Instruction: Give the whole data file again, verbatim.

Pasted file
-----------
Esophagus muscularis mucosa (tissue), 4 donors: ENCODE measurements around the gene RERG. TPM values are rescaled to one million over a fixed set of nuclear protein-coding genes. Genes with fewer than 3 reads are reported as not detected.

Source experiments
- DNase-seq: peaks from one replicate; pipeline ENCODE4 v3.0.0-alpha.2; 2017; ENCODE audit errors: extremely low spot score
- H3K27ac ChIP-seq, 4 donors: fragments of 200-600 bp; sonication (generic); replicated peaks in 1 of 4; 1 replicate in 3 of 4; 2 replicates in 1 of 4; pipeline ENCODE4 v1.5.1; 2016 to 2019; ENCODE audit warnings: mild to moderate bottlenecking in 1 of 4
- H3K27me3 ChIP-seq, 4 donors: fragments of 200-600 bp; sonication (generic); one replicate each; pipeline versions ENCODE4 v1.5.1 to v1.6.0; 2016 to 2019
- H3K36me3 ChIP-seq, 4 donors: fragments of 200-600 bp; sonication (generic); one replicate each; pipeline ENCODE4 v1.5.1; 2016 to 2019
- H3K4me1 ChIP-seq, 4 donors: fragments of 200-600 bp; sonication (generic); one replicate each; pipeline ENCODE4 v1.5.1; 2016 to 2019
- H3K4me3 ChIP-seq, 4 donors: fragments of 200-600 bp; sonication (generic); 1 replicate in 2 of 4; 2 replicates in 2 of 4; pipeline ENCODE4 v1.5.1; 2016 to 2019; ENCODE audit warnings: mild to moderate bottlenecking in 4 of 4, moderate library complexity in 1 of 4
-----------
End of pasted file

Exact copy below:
Esophagus muscularis mucosa (tissue), 4 donors: ENCODE measurements around the gene RERG. TPM values are rescaled to one million over a fixed set of nuclear protein-coding genes. Genes with fewer than 3 reads are reported as not detected.

Source experiments
- DNase-seq: peaks from one replicate; pipeline ENCODE4 v3.0.0-alpha.2; 2017; ENCODE audit errors: extremely low spot score
- H3K27ac ChIP-seq, 4 donors: fragments of 200-600 bp; sonication (generic); replicated peaks in 1 of 4; 1 replicate in 3 of 4; 2 replicates in 1 of 4; pipeline ENCODE4 v1.5.1; 2016 to 2019; ENCODE audit warnings: mild to moderate bottlenecking in 1 of 4
- H3K27me3 ChIP-seq, 4 donors: fragments of 200-600 bp; sonication (generic); one replicate each; pipeline versions ENCODE4 v1.5.1 to v1.6.0; 2016 to 2019
- H3K36me3 ChIP-seq, 4 donors: fragments of 200-600 bp; sonication (generic); one replicate each; pipeline ENCODE4 v1.5.1; 2016 to 2019
- H3K4me1 ChIP-seq, 4 donors: fragments of 200-600 bp; sonication (generic); one replicate each; pipeline ENCODE4 v1.5.1; 2016 to 2019
- H3K4me3 ChIP-seq, 4 donors: fragments of 200-600 bp; sonication (generic); 1 replicate in 2 of 4; 2 replicates in 2 of 4; pipeline ENCODE4 v1.5.1; 2016 to 2019; ENCODE audit warnings: mild to moderate bottlenecking in 4 of 4, moderate library complexity in 1 of 4